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Ex-officer Chauvin sentenced for Floyd's murder

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"As sentence for count one, the court commits you to the custody of the commissioner of corrections for a period of 270 months. That's 270."

A year after the death of George Floyd sparked global protests against police brutality and racial inequality, the man found guilty of Floyd’s murder - former Minneapolis police officer Derek Chauvin - on Friday was sentenced to 22 years and six months in prison.

"What the sentence is not based on is emotion or sympathy..."

Judge Peter Cahill said the global notoriety of the case would not sway him, but said it was important to recognize the pain of the Floyd family, who was on hand Friday to describe their year of anguish and dismay.

Before Friday’s sentence was handed down, a video of Floyd’s daughter Gianna was shown in court:

"If you could say anything to your daddy right now, what would it be?" "It would be 'I miss you and I love you."

Floyd’s brothers also spoke of the torture of witnessing their brother under Chauvin's knee over and over again on video.

"I haven't had a real night's sleep because of the nightmares I constantly have hearing my brother beg and plea for his life over and over again."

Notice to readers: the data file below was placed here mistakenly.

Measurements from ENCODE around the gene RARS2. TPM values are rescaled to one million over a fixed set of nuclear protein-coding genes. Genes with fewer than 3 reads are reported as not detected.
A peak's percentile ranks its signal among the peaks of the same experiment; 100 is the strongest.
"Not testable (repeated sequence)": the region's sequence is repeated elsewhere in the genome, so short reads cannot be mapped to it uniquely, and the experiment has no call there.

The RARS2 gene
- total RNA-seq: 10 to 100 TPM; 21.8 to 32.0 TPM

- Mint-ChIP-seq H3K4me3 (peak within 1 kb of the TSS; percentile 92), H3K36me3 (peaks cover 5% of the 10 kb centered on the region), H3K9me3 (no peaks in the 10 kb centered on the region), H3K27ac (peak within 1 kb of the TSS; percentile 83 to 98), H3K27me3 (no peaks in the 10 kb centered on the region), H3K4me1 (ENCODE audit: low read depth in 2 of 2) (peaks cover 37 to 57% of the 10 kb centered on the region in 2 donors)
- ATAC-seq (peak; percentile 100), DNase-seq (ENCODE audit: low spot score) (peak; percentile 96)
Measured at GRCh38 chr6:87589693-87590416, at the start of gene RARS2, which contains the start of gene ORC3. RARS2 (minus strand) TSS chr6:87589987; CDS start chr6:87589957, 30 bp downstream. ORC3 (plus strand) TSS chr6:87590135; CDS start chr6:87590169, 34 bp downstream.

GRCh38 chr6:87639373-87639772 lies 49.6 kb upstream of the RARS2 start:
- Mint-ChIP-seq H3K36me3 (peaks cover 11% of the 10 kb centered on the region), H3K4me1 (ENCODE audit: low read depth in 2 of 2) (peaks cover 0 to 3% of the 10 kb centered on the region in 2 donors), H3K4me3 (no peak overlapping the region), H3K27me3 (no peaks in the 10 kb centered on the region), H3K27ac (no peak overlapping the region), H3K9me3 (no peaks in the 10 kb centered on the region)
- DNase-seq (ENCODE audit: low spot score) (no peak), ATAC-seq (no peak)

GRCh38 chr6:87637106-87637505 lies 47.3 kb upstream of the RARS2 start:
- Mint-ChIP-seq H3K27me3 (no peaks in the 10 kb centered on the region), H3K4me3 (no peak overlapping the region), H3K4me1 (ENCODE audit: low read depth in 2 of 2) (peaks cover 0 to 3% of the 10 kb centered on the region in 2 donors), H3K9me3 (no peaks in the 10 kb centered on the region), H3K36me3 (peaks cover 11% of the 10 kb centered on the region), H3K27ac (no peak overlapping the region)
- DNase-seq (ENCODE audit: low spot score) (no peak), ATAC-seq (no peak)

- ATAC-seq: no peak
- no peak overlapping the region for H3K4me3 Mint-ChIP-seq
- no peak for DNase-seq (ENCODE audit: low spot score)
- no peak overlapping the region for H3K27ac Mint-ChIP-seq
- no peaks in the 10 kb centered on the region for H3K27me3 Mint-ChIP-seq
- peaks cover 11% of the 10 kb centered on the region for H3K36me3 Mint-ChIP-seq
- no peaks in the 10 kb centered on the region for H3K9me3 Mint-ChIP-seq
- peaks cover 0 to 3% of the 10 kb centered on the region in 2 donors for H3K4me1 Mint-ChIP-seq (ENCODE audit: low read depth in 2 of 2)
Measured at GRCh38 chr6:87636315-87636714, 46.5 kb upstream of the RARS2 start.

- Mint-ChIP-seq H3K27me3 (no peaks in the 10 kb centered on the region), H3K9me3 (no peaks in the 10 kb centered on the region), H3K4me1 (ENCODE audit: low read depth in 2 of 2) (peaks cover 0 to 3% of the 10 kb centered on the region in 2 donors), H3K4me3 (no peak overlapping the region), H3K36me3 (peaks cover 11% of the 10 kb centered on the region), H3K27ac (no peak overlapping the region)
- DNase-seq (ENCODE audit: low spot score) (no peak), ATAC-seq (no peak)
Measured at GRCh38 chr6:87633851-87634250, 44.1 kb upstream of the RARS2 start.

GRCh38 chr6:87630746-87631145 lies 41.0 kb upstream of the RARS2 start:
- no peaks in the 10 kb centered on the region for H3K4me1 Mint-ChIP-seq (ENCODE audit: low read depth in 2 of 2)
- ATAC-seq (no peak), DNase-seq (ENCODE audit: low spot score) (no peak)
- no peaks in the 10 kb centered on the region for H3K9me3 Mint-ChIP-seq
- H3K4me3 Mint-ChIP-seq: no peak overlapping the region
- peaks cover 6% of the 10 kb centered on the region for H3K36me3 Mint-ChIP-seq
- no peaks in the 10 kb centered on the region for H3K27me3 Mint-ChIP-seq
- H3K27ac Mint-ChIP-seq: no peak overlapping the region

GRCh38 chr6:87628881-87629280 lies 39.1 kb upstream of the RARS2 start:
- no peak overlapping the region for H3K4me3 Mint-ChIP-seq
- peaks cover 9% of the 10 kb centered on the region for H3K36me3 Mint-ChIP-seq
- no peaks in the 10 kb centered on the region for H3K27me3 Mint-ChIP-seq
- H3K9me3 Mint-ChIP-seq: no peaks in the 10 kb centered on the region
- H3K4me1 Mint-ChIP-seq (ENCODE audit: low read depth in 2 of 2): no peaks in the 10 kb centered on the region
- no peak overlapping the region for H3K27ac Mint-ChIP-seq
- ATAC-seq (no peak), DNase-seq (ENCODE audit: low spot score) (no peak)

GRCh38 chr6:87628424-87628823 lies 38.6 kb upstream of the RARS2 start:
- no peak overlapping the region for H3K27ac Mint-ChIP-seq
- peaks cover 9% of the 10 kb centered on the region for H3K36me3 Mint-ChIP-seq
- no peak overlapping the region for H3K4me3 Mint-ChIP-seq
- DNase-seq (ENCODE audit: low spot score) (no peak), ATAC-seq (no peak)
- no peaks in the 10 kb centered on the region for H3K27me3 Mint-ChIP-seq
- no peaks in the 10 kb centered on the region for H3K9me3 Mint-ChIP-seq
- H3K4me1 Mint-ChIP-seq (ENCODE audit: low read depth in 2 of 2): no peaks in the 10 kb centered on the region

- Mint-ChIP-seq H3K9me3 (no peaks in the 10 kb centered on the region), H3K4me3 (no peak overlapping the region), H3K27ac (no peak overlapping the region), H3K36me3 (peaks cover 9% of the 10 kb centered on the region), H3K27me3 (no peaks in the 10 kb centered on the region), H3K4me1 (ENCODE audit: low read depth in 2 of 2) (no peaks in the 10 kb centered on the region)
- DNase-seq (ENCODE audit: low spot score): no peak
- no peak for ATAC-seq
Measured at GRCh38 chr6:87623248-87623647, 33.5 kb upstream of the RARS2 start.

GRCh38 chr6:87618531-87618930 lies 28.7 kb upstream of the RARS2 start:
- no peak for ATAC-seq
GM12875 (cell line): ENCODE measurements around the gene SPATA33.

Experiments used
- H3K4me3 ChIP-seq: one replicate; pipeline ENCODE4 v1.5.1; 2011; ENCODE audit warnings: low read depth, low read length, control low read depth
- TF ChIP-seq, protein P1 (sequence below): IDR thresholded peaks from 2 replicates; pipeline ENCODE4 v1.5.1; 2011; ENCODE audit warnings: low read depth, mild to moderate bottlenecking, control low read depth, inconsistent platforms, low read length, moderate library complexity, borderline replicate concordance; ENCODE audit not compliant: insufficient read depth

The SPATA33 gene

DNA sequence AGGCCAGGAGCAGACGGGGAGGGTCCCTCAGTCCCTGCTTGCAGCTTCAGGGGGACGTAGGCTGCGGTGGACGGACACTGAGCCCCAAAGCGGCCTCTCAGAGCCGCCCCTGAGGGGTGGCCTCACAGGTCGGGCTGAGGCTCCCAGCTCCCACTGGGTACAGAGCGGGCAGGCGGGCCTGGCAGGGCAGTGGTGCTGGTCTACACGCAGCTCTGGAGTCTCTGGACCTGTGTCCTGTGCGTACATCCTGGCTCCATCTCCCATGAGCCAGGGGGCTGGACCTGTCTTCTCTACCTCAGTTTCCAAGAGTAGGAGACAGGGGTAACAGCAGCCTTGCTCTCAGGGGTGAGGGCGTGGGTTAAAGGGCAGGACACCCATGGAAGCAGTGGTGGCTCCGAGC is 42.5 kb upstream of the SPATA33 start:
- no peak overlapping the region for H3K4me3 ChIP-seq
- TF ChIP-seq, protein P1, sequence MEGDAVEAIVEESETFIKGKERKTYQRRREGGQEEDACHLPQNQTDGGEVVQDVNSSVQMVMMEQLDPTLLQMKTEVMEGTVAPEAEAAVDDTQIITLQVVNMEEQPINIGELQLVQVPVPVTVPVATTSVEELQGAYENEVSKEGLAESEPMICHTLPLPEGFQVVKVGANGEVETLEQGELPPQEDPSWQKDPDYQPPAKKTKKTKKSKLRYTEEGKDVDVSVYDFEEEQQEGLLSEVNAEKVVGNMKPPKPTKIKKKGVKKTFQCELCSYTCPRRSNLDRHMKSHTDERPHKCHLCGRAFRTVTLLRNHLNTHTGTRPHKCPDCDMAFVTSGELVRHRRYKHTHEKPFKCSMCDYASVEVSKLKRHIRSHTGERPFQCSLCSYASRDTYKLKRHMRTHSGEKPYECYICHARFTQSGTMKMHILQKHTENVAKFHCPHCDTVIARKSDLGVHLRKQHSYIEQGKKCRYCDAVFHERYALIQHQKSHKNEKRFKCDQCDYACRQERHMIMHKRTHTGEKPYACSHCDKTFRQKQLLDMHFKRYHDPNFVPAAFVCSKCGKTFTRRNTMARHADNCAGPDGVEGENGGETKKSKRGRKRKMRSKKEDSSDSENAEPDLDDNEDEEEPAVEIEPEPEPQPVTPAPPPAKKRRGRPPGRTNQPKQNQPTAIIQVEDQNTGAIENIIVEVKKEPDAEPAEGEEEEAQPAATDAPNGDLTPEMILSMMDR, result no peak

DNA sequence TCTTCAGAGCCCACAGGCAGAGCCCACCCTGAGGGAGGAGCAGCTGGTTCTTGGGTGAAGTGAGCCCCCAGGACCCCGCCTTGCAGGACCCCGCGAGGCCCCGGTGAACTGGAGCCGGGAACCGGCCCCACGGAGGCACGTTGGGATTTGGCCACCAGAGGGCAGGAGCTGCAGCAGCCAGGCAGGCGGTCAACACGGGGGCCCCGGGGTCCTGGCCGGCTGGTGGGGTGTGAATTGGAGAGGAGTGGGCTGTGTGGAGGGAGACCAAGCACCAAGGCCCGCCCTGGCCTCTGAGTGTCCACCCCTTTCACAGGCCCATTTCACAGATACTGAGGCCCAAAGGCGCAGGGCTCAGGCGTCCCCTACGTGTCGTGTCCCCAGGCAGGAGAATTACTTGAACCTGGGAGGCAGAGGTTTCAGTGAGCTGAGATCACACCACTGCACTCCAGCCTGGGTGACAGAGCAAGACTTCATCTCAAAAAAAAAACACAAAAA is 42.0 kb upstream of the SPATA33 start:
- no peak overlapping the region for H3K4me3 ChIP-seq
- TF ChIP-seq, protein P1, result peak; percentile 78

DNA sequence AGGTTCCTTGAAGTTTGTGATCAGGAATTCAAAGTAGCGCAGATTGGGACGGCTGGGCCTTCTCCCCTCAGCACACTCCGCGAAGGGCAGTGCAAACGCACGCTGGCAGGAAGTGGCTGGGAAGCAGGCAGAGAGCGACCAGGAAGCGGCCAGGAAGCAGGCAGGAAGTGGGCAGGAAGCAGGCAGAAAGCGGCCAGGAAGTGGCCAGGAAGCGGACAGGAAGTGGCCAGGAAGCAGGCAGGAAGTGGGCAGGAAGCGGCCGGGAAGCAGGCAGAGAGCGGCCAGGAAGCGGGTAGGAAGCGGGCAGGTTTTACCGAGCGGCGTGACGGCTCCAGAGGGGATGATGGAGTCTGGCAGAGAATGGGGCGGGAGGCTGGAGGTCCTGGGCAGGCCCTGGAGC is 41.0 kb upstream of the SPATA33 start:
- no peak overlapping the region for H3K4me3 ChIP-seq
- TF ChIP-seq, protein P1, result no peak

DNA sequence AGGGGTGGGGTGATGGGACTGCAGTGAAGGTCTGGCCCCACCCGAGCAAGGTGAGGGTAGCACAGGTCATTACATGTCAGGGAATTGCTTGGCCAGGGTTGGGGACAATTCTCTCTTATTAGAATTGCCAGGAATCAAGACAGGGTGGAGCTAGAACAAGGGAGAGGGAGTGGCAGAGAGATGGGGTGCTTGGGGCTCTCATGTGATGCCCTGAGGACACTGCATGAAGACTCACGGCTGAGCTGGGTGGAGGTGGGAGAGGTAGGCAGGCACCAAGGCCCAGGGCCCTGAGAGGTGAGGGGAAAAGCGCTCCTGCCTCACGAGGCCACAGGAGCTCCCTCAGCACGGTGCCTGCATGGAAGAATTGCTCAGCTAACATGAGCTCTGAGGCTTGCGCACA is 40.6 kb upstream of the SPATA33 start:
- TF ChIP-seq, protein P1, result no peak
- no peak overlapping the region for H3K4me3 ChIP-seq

Derek Chauvin’s mother Carolyn Pawlenty, speaking publicly for the first time... insisted on her son’s innocence:

"My son is a good man. (flash) When you sentence my son, you will also be sentencing me."

And Chauvin himself offered a brief statement to the Floyd family - but stopped short of an apology:

"I do want to give my condolences to the Floyd family. There's going to be some other information in the future that would be of interest and I hope things will give you some, some peace of mind.”

After the sentencing, civil rights attorney Benjamin Crump said some - but not all - justice has been served:

"Some measure of accountability. And we understand that there's still federal charges pending. (flash) We have to remember real justice in America will be Black men and Black women and people of color will not have to fear being killed by police..."

Prosecutors had asked for a 30-year prison sentence, double the upper limit indicated in sentencing guidelines for a first-time offender.

The defense had asked for probation and had unsuccessfully sought a retrial ahead of an expected appeal.

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